But the biggest challenges that we face are, we gotta be able to get more clients and really kind of get over the hump. We’ve gotta choose a business model to go forward with, because in the beginning it’s kind of, I’ll train anybody, I’ll be kind of all hands on deck. I’ll kind of dabble in different things, or I’ll just borrow what I already know. If I came from another gym, then I probably am just gonna do what we did there, because that’s what I know. And then finally,
we need to establish a foundation. Now, clearly this stage encompasses more than just, that kind of revenue benchmark or being below a certain revenue benchmark. If you feel like, Hey, I haven’t really chosen a model, I don’t, really know how to get clients proactively, I just
rely on people kind of coming to me via word of mouth. Um, if I do feel like I have a foundation that’s built on sand, so to speak, then that may be reflective of you still being in that launch stage.
So what we want to do, I know with clients, these are the things that, that I want to focus on, um, in our coaching programs. And so whether or not you are in our coaching programs or have an interest in them, these are the things I think you need to put in place to kind of graduate from this stage, if you will. You need to have kind of a position in the market, a promise for what you are going to deliver for people, basically an identity. You need to have one strong core offer. So, a solid program that you can route people into, that you can articulate well, um, that you can differentiate from the competition. So that one strong core offer, you need one, what I would call like a demonstration or conversion system. So a way to move prospects from being aware of you and interested to actually being ready to become clients. You need like one set of what I call like a, a, a elementary level lead generation systems,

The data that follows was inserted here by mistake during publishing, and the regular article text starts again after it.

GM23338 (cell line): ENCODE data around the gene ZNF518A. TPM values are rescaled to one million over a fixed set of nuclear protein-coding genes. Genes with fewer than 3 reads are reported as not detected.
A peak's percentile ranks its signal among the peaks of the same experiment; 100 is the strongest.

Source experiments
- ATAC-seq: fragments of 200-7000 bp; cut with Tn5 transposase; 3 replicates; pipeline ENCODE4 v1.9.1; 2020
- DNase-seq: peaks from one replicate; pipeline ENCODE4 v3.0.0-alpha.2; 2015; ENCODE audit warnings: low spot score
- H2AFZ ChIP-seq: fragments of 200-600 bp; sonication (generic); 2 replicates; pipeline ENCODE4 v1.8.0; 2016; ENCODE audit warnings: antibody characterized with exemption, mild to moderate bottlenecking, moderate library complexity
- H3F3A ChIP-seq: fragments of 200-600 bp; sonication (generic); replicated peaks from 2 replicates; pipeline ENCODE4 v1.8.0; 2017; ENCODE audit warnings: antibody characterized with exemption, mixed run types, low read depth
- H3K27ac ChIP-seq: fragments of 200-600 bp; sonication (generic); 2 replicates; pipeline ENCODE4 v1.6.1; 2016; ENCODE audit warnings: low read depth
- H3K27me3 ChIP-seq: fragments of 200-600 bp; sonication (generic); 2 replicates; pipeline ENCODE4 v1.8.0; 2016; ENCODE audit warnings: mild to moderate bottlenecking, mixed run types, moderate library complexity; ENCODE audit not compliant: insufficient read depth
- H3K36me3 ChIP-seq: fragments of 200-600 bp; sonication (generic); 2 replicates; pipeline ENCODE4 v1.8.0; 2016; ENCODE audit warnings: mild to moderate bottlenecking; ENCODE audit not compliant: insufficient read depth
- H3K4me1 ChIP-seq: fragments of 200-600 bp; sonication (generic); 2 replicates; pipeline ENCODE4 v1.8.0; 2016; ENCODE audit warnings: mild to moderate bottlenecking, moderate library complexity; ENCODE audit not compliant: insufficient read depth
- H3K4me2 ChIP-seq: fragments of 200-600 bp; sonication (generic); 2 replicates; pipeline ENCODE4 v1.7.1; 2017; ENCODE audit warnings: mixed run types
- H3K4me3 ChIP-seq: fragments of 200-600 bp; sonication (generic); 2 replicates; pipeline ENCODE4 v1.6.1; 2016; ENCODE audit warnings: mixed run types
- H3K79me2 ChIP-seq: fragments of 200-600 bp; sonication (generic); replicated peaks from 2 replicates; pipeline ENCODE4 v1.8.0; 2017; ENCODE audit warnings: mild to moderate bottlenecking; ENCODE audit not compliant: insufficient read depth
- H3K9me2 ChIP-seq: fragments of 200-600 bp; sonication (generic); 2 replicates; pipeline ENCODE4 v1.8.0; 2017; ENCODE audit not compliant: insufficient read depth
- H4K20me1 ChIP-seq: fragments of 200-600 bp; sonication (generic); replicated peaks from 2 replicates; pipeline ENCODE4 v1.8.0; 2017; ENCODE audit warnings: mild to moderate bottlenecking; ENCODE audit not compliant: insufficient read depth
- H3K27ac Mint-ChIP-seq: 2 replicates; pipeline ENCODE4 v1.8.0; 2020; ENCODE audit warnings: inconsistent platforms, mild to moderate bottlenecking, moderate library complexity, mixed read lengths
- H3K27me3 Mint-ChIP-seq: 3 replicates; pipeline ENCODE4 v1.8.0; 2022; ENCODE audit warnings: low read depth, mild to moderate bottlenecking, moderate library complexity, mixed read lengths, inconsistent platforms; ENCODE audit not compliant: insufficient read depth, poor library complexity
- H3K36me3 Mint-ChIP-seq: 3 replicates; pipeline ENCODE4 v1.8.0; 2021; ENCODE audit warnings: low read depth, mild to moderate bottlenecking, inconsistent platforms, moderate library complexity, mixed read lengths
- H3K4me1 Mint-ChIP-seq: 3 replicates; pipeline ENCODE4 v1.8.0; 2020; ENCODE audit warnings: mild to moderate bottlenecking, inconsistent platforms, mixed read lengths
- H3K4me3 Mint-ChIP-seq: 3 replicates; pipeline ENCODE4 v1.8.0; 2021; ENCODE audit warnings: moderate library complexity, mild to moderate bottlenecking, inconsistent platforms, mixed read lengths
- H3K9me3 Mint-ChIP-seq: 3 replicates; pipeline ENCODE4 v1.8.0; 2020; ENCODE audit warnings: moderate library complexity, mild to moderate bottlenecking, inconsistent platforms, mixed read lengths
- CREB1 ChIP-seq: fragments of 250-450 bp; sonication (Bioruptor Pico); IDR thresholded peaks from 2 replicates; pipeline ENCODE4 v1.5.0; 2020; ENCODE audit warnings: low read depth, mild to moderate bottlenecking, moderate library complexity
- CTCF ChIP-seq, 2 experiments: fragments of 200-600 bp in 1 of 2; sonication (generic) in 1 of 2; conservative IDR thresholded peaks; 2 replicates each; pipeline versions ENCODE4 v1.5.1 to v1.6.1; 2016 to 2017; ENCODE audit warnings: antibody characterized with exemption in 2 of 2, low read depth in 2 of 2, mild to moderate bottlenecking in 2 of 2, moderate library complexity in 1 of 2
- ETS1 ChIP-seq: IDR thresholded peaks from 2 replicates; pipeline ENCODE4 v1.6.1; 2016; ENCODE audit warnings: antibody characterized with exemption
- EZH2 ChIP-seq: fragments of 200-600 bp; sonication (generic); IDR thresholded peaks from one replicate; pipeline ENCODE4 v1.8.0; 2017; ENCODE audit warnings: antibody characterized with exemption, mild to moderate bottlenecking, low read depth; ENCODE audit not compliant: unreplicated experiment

right? Like for me, I think that you probably have to have like three different ways to, to get clients and those, so those three lead gen systems, typically you’re gonna have at least one online mechanism to get clients. Um, you’re gonna have one offline or one online, one offline, and one referral system in
place. So kind of that tier one, if you will, of lead generation system. So you need to have those things established. And then you need to have what I call one to two attraction assets. Maybe it’s a lead magnet, maybe it’s a really good Google business listing, something like that, but something where you